A key component is the Public Higher Education Empowerment and Innovation Act (PHEEIA), a measure contained in the governor’s budget and in modified form in the Senate Budget Resolution. PHEEIA, which allows the SUNY Board of Trustees to set a fair, responsible, and equitable tuition rate, would enhance our academic programs, improve our ability to generate revenue from public/private partnerships and end some unnecessarily restrictive accounting practices. We see PHEEIA as vital to our future, a critical tool that, in one fell swoop, will strengthen public higher education across the state, save millions of taxpayers dollars, and drive economic development and improve the quality of life here on Long Island and throughout the state.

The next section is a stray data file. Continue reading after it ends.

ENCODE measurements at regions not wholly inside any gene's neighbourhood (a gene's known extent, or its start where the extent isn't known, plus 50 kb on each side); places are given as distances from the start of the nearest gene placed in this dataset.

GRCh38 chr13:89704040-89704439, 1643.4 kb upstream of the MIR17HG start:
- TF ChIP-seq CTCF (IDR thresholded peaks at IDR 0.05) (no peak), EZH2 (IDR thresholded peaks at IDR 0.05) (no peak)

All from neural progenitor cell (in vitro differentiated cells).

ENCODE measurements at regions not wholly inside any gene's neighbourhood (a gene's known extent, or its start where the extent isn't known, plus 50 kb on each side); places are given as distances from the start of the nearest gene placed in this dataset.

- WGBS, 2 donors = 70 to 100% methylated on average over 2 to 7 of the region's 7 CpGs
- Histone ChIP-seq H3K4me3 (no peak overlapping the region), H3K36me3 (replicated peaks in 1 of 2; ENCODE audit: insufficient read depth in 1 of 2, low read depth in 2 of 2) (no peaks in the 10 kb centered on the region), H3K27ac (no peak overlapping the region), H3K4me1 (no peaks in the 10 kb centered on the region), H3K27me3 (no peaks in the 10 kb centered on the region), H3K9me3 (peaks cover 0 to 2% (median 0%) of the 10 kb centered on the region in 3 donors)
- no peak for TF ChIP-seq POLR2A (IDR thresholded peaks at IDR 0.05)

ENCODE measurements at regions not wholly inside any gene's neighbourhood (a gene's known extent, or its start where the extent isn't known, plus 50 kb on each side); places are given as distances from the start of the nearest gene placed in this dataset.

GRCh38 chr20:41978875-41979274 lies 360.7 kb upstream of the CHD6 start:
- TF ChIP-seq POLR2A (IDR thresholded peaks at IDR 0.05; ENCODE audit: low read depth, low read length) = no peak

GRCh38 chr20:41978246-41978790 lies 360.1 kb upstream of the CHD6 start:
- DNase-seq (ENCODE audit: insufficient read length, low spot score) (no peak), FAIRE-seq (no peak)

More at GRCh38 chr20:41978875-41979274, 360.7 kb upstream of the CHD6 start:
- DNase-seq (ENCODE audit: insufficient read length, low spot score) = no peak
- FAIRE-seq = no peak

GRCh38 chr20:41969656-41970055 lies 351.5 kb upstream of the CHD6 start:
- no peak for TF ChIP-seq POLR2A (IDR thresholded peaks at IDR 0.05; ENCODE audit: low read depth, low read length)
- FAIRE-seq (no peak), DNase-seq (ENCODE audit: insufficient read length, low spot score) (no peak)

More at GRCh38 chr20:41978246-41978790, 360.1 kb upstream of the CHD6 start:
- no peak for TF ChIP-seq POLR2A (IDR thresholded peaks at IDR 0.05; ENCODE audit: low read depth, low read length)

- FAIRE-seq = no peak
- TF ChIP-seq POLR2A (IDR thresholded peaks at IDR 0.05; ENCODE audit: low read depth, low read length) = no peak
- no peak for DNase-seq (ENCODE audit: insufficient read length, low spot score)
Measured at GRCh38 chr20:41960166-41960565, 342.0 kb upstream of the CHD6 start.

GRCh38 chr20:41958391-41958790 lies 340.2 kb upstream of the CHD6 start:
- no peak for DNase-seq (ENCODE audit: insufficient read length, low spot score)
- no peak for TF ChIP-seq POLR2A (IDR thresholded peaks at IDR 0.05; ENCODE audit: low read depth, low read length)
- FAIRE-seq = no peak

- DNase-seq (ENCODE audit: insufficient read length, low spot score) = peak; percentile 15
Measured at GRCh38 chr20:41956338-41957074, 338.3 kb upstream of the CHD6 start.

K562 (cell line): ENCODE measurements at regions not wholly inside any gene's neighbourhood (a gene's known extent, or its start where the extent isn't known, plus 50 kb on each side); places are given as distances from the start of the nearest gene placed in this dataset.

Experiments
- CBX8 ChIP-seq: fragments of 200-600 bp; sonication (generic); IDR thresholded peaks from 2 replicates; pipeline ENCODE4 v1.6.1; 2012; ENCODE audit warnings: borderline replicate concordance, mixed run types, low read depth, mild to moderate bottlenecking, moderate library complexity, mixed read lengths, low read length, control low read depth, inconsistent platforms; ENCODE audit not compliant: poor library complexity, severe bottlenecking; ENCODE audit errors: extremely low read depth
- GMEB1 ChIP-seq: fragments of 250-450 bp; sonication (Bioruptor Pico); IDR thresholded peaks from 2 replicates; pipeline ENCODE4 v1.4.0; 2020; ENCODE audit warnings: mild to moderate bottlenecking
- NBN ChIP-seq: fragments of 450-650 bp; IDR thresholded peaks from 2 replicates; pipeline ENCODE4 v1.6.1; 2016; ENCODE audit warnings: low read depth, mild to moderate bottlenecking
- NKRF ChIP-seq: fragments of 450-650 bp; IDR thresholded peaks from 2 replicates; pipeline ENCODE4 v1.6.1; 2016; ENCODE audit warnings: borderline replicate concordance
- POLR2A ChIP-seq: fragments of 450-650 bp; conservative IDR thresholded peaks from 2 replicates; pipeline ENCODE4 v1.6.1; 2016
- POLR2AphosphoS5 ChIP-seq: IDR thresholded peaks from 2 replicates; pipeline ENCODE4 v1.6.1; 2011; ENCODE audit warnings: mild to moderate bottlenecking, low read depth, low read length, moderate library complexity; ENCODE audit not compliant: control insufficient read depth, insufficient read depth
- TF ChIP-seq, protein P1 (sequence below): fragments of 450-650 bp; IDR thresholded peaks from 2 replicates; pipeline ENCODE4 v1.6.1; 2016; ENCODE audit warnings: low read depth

But right now, in the absence of a budget with no apparent relief from Albany, we must be fiscally responsible and live within our means. With so many millions of dollars slashed from our budget, and with passage of PHEEIA uncertain, we have to be extremely diligent and prudent, and not stray from the core elements of our missions of research and teaching. Practically, this means we will continue to target programmatic reductions, eliminate those that are relatively expensive and impact a small number of students, and can be made in the framework of tenure and unionization constraints.?In short, to make us stronger in the long run as one of the top public research universities in the country in these challenging economic times, we need to be as efficient as possible. Strategic realignment helps us achieve this goal.